Until the 1950’s, the term “teenagers” was not commonly used, and certainly not a targeted market group. But with a new range of influences, including film, television, rock music, and magazines, teenagers began to be respected and acknowledged in the community. Often nicknamed the “Space Age”, the 1950’s was an important time in history for science and development as well. So many aspects of life changed during this period, perhaps partially attributed to the recent end of World War II. America had emerged from war with prosperity and a new identity. A new consumer-based society was “forging ahead, helped by such new developments as the credit card system” (Baker, 6). These innovative conditions however produced a similar effect on the fashion industry: while so many things in the lives of Americans were changing, they stayed clear from the radical, intense fashions while preferring the normalcy of standard trends. For once, being normal felt good. Another huge change in the 1950’s was the increased ownership of television sets. Popular television programs such as I Love Lucy connected Americans on both sides of the Atlantic, bringing a sense of unity in the country. Segregation was ended in 1954, which brought together black and white students for the first time though racial tensions were still high, and also birthed the existence of civil rights leaders such as Martin Luther King Jr. Constant fears of communism reaching the states held many Americans tight with fear. More changes brought forth in the 1950’s include the discovery of DNA, the launching of the first space satellite, an increase of women in the work field, and of course, rock and roll. All of these economic, social, and political changes in the world affected the American citizens, and therefore the fashion industry.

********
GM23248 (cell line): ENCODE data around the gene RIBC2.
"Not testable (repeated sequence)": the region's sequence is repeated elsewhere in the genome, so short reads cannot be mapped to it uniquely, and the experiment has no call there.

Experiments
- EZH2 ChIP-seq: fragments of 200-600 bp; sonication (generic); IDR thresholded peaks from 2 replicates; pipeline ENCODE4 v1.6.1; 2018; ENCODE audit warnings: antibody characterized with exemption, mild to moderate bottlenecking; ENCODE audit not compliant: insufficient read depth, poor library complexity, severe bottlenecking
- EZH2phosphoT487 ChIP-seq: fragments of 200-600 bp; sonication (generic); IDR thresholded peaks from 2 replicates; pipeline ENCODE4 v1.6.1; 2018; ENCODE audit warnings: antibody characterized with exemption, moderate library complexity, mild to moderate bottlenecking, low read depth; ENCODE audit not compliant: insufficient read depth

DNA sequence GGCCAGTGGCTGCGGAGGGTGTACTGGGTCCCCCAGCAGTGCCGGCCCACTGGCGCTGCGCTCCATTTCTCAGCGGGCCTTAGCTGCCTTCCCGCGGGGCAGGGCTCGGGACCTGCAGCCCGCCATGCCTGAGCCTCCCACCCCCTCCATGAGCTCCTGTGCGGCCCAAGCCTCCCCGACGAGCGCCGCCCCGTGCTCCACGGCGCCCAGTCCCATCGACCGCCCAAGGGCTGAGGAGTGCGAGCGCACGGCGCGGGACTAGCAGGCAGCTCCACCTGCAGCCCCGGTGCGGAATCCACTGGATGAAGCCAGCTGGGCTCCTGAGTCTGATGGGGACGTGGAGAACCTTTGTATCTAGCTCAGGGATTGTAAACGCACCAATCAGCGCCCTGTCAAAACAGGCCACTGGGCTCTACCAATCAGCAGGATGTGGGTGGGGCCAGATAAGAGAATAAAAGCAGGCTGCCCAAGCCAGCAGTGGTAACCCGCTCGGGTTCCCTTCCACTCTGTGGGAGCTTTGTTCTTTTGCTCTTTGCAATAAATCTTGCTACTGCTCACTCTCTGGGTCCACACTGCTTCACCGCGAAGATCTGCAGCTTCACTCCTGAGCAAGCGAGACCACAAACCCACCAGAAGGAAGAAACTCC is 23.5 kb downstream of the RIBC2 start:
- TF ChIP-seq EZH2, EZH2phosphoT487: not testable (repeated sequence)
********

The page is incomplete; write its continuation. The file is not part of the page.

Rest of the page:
Regardless of the world’s issues, the top fashions that drove the industry were more influenced by those who were idolized by the consumers: celebrities. Some of the most popular celebrities in the 1950’s include Marilyn Monroe, James Dean, Ricky Nelson, and of course, Elvis Presley. Marilyn Monroe’s sexy yet simple style was a widely imitated across America, by women of all shapes and sizes. Elvis Presley was another huge influence in the 1950’s; not only was he adored by millions of girls, but he was also an inspiration for men. In a time where men only wore traditional attire, Elvis tore down all barriers which confined men to navy suits and ties. Elvis typically wore clothes that were more popular among the African American population. His wild pegged pants and zoot suits concerned the conservative community of America, who hardly approved of such a “gender bending, race-integrating star” (SOURCE). Elvis’ bright and baggy clothes, makeup, and so called obscene dancing all acted as evidence of his single handed destruction of the morals of America’s youth. Not all men followed the examples Elvis set however. In fact, more men in this time period dressed conventionally than not.